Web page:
In Washington County the tax department used to be run by two people. This was before computers and when the county had a larger population than today. Everything was done manually. Now armed with modern, efficient computers this same department employs five full-time personnel. After voters rejected the land transfer tax referendum this November, county officials stated they now have no choice but to raise property taxes. Really?

This is only one of thousands of examples of fiscal ineptness in county and local government. Imagine the waste in state and federal spending. No wonder voters are saying “Whoa Nellie” to tax increases.

Taxpayers of all stripes have run out of patience with their elected officials. I know I have.

They say in life timing is everything. If that’s true, than the Republican Party needs to successfully articulate and sell their vision for less government, fiscal responsibility, lower taxes and renewed financial accountability before the November 2008 elections.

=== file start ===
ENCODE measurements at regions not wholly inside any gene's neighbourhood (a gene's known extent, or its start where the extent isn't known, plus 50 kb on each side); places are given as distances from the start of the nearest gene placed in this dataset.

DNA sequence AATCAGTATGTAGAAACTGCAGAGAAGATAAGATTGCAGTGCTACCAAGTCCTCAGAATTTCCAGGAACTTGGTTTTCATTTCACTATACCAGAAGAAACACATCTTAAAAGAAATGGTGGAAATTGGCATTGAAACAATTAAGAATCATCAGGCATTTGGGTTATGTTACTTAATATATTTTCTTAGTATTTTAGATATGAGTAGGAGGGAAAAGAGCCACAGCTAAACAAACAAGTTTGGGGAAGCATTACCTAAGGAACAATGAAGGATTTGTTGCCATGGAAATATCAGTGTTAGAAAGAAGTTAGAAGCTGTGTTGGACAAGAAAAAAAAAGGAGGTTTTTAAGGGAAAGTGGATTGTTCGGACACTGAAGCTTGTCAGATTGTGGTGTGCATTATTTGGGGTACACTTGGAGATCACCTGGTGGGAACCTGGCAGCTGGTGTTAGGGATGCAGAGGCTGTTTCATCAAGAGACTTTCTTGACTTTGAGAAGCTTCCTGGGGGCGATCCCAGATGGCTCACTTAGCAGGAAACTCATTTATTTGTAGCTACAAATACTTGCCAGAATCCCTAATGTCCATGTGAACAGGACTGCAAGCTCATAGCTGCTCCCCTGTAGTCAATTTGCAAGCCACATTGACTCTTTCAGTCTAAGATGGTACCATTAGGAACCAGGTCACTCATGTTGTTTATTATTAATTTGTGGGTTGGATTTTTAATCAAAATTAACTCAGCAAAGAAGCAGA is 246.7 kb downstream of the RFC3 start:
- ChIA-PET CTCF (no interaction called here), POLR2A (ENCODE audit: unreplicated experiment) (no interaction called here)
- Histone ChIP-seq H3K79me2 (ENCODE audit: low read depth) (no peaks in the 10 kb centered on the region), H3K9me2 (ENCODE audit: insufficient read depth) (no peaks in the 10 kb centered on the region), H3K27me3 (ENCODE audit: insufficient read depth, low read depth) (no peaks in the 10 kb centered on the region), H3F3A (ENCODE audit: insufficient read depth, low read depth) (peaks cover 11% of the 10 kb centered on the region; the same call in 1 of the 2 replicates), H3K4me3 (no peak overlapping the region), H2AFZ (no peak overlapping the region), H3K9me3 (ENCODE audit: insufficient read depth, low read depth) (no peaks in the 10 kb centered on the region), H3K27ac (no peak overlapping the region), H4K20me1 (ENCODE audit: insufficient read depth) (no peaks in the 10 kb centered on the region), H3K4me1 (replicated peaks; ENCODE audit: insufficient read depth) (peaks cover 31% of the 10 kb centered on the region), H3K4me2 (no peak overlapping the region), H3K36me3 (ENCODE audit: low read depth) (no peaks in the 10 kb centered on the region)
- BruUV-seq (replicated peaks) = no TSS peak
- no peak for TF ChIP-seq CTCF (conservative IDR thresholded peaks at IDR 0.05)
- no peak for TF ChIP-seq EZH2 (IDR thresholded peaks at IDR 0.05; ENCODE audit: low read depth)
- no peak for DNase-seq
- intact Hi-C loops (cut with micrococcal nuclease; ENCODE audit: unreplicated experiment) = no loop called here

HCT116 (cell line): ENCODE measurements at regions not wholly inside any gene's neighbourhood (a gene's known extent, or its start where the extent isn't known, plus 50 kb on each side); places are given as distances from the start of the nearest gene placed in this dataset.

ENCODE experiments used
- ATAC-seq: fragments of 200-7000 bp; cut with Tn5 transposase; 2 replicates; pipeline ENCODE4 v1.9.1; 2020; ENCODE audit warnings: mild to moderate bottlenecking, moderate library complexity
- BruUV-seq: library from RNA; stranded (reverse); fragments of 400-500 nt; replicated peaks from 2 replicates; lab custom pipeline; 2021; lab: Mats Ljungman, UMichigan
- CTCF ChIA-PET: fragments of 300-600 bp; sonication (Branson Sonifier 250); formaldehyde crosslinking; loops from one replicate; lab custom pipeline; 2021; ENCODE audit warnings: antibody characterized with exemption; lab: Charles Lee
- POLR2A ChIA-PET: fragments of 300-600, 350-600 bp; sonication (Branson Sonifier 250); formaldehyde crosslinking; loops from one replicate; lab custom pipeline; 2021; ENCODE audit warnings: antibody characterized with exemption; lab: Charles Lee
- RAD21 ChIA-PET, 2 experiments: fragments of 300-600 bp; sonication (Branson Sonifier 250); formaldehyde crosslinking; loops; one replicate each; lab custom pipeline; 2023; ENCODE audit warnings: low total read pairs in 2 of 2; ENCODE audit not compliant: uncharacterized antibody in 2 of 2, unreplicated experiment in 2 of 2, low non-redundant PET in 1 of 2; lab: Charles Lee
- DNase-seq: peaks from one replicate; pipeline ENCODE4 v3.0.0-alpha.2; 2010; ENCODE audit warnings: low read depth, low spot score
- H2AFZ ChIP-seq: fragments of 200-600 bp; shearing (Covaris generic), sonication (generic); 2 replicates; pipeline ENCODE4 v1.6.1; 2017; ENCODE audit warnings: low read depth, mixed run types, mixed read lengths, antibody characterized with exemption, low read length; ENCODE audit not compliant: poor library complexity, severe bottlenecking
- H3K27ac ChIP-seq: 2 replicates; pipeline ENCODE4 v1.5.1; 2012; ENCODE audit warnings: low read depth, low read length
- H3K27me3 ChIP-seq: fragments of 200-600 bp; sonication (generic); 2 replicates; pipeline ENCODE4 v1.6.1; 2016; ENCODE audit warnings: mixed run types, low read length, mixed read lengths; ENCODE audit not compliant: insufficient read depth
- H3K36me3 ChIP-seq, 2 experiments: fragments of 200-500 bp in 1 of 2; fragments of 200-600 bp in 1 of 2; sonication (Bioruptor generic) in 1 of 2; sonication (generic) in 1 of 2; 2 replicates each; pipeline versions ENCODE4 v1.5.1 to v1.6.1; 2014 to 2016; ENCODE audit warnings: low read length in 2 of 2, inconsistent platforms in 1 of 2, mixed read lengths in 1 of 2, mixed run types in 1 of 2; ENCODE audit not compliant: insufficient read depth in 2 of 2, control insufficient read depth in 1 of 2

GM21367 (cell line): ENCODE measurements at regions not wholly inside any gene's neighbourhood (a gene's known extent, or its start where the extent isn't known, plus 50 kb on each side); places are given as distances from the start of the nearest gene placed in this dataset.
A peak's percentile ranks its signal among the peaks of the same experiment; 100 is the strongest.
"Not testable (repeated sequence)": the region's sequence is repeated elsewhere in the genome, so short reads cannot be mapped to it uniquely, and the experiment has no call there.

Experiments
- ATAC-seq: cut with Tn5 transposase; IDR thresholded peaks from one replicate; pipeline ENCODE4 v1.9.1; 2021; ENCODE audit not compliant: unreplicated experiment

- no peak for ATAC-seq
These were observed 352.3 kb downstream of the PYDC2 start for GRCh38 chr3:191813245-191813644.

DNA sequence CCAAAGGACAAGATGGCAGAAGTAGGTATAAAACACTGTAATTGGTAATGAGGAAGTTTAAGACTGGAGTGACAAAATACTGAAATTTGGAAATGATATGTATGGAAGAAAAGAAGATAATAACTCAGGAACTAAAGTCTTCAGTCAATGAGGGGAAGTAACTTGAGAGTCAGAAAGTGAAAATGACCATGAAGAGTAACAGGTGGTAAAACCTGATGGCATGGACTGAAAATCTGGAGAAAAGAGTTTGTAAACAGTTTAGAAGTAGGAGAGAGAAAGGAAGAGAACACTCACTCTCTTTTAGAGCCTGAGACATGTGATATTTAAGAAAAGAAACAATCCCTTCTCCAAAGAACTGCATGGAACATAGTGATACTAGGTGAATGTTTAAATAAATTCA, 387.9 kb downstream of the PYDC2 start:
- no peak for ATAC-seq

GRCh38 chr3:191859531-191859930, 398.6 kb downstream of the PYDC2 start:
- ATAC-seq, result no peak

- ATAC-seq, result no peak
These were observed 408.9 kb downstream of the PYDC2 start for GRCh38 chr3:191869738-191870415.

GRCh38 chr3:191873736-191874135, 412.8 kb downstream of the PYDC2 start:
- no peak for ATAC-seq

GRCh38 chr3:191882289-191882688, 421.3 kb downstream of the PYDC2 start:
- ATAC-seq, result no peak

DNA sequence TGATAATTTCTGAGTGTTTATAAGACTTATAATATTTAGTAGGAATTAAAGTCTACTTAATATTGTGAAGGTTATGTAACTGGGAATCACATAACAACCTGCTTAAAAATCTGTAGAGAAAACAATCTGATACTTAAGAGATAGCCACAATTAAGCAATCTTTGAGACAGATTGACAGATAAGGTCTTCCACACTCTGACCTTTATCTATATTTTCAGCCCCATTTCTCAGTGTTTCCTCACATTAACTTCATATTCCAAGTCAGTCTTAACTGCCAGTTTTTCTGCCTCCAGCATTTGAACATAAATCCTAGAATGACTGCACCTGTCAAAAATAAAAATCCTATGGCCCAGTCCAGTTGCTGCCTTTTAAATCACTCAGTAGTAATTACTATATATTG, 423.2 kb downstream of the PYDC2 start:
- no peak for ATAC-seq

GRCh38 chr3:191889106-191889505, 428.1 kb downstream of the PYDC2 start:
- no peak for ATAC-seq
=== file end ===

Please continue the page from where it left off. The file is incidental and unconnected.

Good article Bob. The image of Republican "fat cats" is becoming a thing of the past. The term "limousine liberal" has become the reality. Whether they are registered as Republicans or as Democrats . . . . today the rich give their money and their allegiance to Democrat politicians, who are all too often corrupt. More Republicans need to say loud and clear, effective government is limited government. We are not against government. We simply believe that all society, including government, should be run as well as most business is run. That will not happen as long as Republican "fat cats" talk a good story but give money to Democrats. We don't even hold Republican leaders to that accountability. We are the party of principaled middle class, hard working and moral. We need to run the rich out of the Repubican Party.


Post a Comment

Subscribe to Post Comments [Atom]

<< Home